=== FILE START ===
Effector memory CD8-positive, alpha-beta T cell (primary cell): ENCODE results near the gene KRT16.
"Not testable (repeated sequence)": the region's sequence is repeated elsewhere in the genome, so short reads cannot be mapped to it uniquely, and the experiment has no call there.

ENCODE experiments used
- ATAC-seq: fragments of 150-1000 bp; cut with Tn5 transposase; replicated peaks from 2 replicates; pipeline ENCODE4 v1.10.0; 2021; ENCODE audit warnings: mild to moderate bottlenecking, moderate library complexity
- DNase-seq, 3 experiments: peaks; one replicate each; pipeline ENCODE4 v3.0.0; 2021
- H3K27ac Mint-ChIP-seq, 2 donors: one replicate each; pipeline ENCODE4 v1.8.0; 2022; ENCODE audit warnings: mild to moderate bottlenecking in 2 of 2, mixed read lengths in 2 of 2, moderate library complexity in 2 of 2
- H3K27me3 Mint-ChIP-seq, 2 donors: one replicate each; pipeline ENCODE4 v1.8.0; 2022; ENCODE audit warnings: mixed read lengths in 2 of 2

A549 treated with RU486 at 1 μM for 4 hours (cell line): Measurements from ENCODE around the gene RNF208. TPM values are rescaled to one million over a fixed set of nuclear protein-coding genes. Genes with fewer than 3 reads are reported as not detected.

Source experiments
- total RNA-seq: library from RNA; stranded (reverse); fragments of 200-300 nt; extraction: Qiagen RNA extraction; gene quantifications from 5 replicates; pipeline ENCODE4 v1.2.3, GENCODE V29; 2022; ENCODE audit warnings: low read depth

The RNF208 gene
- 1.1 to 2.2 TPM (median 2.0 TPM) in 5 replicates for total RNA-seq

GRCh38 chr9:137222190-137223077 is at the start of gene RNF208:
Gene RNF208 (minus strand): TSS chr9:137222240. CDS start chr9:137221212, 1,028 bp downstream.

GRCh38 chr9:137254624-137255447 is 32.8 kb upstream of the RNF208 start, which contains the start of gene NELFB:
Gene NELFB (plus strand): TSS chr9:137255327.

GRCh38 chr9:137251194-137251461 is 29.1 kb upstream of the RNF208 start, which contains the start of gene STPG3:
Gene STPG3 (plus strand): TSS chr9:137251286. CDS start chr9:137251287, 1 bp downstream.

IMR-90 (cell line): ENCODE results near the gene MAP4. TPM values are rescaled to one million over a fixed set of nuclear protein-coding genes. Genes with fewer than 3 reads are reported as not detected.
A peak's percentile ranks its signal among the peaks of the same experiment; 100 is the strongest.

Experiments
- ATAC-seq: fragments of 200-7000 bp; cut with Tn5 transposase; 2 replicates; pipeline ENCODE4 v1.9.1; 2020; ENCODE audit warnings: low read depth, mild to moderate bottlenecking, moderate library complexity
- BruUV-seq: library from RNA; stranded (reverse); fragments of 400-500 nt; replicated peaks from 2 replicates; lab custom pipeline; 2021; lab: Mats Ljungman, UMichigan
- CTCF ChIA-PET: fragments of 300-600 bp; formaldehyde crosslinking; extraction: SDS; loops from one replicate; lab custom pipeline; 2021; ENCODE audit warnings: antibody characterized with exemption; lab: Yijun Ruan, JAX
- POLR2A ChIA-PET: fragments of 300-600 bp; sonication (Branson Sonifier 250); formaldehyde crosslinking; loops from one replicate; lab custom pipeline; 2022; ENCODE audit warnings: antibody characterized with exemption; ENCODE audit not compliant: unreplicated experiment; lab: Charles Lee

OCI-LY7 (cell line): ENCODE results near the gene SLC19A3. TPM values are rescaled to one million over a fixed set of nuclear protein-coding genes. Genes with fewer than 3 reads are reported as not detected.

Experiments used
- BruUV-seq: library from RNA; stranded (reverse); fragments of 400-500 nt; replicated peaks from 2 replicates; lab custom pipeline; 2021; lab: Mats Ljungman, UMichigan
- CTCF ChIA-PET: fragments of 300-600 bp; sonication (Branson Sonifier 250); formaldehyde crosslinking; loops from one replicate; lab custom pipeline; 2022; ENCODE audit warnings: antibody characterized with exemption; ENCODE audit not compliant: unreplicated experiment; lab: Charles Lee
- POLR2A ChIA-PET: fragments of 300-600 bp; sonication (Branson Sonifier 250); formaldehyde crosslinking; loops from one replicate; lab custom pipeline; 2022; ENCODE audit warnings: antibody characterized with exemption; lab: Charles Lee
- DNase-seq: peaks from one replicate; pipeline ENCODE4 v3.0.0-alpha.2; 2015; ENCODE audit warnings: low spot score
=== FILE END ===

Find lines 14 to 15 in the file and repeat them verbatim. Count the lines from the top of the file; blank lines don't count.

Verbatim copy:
Gene RNF208 (minus strand): TSS chr9:137222240. CDS start chr9:137221212, 1,028 bp downstream.

GRCh38 chr9:137254624-137255447 is 32.8 kb upstream of the RNF208 start, which contains the start of gene NELFB: